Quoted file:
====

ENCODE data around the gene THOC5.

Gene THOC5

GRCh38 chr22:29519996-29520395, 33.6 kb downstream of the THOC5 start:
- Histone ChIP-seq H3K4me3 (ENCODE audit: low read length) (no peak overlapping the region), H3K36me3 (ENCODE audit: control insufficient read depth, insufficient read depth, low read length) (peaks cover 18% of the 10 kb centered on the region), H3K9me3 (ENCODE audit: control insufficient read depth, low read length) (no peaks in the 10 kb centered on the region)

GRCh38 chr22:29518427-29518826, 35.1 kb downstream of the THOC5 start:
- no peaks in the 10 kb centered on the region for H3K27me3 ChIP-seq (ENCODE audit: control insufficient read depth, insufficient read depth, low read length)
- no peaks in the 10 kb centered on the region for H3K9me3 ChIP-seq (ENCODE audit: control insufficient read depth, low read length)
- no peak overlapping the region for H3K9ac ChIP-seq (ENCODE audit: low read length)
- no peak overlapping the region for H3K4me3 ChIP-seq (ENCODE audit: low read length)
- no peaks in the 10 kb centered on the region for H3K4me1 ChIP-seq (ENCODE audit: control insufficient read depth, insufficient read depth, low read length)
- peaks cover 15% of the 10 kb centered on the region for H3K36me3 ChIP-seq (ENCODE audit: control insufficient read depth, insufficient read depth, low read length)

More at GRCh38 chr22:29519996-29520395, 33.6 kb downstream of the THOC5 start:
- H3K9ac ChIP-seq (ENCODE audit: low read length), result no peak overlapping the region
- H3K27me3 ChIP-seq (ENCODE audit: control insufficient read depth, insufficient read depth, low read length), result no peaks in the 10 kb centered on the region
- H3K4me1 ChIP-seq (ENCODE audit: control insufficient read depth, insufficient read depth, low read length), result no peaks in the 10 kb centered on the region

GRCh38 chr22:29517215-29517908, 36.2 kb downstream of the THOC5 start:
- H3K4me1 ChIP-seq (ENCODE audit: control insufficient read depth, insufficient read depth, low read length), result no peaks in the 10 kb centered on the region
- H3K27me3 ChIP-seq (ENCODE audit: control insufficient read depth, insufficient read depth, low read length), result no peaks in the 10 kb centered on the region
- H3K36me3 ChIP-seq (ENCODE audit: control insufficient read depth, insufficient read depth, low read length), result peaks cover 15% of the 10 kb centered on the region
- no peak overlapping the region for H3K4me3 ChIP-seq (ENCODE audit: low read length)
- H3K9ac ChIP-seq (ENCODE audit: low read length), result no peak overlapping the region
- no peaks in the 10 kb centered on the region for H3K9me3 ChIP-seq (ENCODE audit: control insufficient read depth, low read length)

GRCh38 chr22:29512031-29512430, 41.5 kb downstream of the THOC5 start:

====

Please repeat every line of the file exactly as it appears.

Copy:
ENCODE data around the gene THOC5.

Gene THOC5

GRCh38 chr22:29519996-29520395, 33.6 kb downstream of the THOC5 start:
- Histone ChIP-seq H3K4me3 (ENCODE audit: low read length) (no peak overlapping the region), H3K36me3 (ENCODE audit: control insufficient read depth, insufficient read depth, low read length) (peaks cover 18% of the 10 kb centered on the region), H3K9me3 (ENCODE audit: control insufficient read depth, low read length) (no peaks in the 10 kb centered on the region)

GRCh38 chr22:29518427-29518826, 35.1 kb downstream of the THOC5 start:
- no peaks in the 10 kb centered on the region for H3K27me3 ChIP-seq (ENCODE audit: control insufficient read depth, insufficient read depth, low read length)
- no peaks in the 10 kb centered on the region for H3K9me3 ChIP-seq (ENCODE audit: control insufficient read depth, low read length)
- no peak overlapping the region for H3K9ac ChIP-seq (ENCODE audit: low read length)
- no peak overlapping the region for H3K4me3 ChIP-seq (ENCODE audit: low read length)
- no peaks in the 10 kb centered on the region for H3K4me1 ChIP-seq (ENCODE audit: control insufficient read depth, insufficient read depth, low read length)
- peaks cover 15% of the 10 kb centered on the region for H3K36me3 ChIP-seq (ENCODE audit: control insufficient read depth, insufficient read depth, low read length)

More at GRCh38 chr22:29519996-29520395, 33.6 kb downstream of the THOC5 start:
- H3K9ac ChIP-seq (ENCODE audit: low read length), result no peak overlapping the region
- H3K27me3 ChIP-seq (ENCODE audit: control insufficient read depth, insufficient read depth, low read length), result no peaks in the 10 kb centered on the region
- H3K4me1 ChIP-seq (ENCODE audit: control insufficient read depth, insufficient read depth, low read length), result no peaks in the 10 kb centered on the region

GRCh38 chr22:29517215-29517908, 36.2 kb downstream of the THOC5 start:
- H3K4me1 ChIP-seq (ENCODE audit: control insufficient read depth, insufficient read depth, low read length), result no peaks in the 10 kb centered on the region
- H3K27me3 ChIP-seq (ENCODE audit: control insufficient read depth, insufficient read depth, low read length), result no peaks in the 10 kb centered on the region
- H3K36me3 ChIP-seq (ENCODE audit: control insufficient read depth, insufficient read depth, low read length), result peaks cover 15% of the 10 kb centered on the region
- no peak overlapping the region for H3K4me3 ChIP-seq (ENCODE audit: low read length)
- H3K9ac ChIP-seq (ENCODE audit: low read length), result no peak overlapping the region
- no peaks in the 10 kb centered on the region for H3K9me3 ChIP-seq (ENCODE audit: control insufficient read depth, low read length)

GRCh38 chr22:29512031-29512430, 41.5 kb downstream of the THOC5 start: